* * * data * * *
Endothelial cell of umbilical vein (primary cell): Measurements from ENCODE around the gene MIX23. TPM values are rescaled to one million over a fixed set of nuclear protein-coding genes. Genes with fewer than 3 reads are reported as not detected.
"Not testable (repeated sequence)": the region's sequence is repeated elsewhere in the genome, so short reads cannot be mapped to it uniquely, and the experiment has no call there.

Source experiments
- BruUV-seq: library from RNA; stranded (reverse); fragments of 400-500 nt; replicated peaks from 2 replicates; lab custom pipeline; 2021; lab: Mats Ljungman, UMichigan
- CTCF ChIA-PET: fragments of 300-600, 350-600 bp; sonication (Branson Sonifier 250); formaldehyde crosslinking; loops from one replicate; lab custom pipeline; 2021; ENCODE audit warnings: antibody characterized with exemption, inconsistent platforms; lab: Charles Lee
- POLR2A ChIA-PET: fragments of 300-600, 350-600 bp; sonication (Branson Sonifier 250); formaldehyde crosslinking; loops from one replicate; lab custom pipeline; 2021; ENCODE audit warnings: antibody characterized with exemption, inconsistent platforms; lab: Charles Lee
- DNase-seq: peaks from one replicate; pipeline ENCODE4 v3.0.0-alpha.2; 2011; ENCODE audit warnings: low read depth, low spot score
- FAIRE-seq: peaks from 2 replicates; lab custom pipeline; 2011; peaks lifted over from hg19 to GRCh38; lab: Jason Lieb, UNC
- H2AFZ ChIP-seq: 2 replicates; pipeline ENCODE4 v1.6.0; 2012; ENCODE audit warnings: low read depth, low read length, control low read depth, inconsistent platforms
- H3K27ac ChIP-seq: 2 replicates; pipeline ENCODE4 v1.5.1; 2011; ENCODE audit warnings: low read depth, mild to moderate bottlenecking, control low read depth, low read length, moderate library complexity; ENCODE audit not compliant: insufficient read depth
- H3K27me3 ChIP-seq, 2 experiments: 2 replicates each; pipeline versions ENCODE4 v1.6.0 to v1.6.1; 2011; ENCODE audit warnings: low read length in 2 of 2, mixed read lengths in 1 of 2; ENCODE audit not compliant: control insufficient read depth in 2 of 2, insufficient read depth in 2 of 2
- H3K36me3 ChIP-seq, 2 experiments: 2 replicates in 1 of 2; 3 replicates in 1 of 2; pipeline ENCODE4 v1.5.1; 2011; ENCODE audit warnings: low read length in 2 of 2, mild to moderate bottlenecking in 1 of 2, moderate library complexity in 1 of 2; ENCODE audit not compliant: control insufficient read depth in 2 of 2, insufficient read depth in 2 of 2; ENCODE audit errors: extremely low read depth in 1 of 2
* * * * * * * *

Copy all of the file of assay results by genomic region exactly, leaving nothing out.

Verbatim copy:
Endothelial cell of umbilical vein (primary cell): Measurements from ENCODE around the gene MIX23. TPM values are rescaled to one million over a fixed set of nuclear protein-coding genes. Genes with fewer than 3 reads are reported as not detected.
"Not testable (repeated sequence)": the region's sequence is repeated elsewhere in the genome, so short reads cannot be mapped to it uniquely, and the experiment has no call there.

Source experiments
- BruUV-seq: library from RNA; stranded (reverse); fragments of 400-500 nt; replicated peaks from 2 replicates; lab custom pipeline; 2021; lab: Mats Ljungman, UMichigan
- CTCF ChIA-PET: fragments of 300-600, 350-600 bp; sonication (Branson Sonifier 250); formaldehyde crosslinking; loops from one replicate; lab custom pipeline; 2021; ENCODE audit warnings: antibody characterized with exemption, inconsistent platforms; lab: Charles Lee
- POLR2A ChIA-PET: fragments of 300-600, 350-600 bp; sonication (Branson Sonifier 250); formaldehyde crosslinking; loops from one replicate; lab custom pipeline; 2021; ENCODE audit warnings: antibody characterized with exemption, inconsistent platforms; lab: Charles Lee
- DNase-seq: peaks from one replicate; pipeline ENCODE4 v3.0.0-alpha.2; 2011; ENCODE audit warnings: low read depth, low spot score
- FAIRE-seq: peaks from 2 replicates; lab custom pipeline; 2011; peaks lifted over from hg19 to GRCh38; lab: Jason Lieb, UNC
- H2AFZ ChIP-seq: 2 replicates; pipeline ENCODE4 v1.6.0; 2012; ENCODE audit warnings: low read depth, low read length, control low read depth, inconsistent platforms
- H3K27ac ChIP-seq: 2 replicates; pipeline ENCODE4 v1.5.1; 2011; ENCODE audit warnings: low read depth, mild to moderate bottlenecking, control low read depth, low read length, moderate library complexity; ENCODE audit not compliant: insufficient read depth
- H3K27me3 ChIP-seq, 2 experiments: 2 replicates each; pipeline versions ENCODE4 v1.6.0 to v1.6.1; 2011; ENCODE audit warnings: low read length in 2 of 2, mixed read lengths in 1 of 2; ENCODE audit not compliant: control insufficient read depth in 2 of 2, insufficient read depth in 2 of 2
- H3K36me3 ChIP-seq, 2 experiments: 2 replicates in 1 of 2; 3 replicates in 1 of 2; pipeline ENCODE4 v1.5.1; 2011; ENCODE audit warnings: low read length in 2 of 2, mild to moderate bottlenecking in 1 of 2, moderate library complexity in 1 of 2; ENCODE audit not compliant: control insufficient read depth in 2 of 2, insufficient read depth in 2 of 2; ENCODE audit errors: extremely low read depth in 1 of 2